Q. ME cases in which an autopsy is performed range from 19 percent in one county to 73 percent in another.

- Deaths deemed natural range from 25 percent to 65 percent.

- Deaths deemed chronic ischemic heart disease range from less than one percent in one county to 44 percent in another.

- ME cases in which the body was not viewed by the local ME range from less than one percent in one county to nearly 60 percent in another.

Why are their such large variations from county to county? What, if any concerns, do such disparities raise?

A. Every death investigation is different and must be reviewed on a case-by-case basis.

Q. With so much variation from county to county, how much faith should citizens have in the system?

A. Medical examiners are health care professionals who are well-respected in their communities. Together, the efforts of law enforcement and medical examiners are critical parts of a death investigation.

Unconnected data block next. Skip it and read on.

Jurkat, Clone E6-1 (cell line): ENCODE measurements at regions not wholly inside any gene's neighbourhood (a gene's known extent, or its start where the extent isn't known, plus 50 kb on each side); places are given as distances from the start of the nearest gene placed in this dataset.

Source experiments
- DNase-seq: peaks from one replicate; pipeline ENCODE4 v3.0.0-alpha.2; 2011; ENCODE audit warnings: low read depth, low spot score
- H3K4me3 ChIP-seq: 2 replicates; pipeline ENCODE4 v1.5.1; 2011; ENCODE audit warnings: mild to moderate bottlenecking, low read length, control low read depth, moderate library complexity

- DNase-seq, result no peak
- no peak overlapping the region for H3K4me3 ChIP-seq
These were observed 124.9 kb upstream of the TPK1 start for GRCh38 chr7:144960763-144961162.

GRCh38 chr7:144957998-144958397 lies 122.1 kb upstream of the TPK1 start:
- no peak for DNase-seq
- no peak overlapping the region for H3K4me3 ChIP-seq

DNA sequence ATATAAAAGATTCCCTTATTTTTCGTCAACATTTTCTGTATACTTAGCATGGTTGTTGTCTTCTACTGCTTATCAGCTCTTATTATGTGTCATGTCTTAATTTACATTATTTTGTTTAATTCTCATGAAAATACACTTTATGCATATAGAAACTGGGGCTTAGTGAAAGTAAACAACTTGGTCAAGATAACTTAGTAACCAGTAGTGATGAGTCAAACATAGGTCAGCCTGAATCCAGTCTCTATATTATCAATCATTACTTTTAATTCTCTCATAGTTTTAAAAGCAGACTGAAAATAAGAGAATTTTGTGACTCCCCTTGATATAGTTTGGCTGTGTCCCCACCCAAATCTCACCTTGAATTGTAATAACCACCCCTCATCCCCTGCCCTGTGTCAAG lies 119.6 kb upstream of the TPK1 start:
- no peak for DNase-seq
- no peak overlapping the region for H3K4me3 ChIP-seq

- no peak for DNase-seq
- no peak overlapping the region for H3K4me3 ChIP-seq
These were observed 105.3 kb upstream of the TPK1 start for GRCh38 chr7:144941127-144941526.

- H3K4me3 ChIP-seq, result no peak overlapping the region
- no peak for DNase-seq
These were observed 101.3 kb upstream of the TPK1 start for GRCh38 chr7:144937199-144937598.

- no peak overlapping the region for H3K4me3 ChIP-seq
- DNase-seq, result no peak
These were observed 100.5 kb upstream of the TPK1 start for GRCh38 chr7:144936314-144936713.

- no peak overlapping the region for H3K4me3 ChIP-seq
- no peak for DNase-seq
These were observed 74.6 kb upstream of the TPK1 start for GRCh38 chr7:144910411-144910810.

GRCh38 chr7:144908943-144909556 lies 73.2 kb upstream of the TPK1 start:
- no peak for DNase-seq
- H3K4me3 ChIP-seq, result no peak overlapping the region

Q. How satisfied are you in the system as a whole? Why?

A. No system is perfect, but Secretary Wos has been focused on enhancing the operations of our state's Medical Examiner system. In May, she directed OCME leadership to develop a plan for enhancing the system based on the recommendations included in the Strategic Plan/or Improving the Medical Examiner System from 2001 and benchmarking its processes against those utilized by other states.

Q. Elderly decedents are autopsied and viewed at a much lower rate than other ME cases. Since 2001, autopsies on those 75 and older are performed on about 8 percent of cases. Meanwhile, their bodies are not viewed about 22 percent of the time by the local ME. What, if any, concerns does that create for you? Has the state been conducting enough autopsies on elderly victims?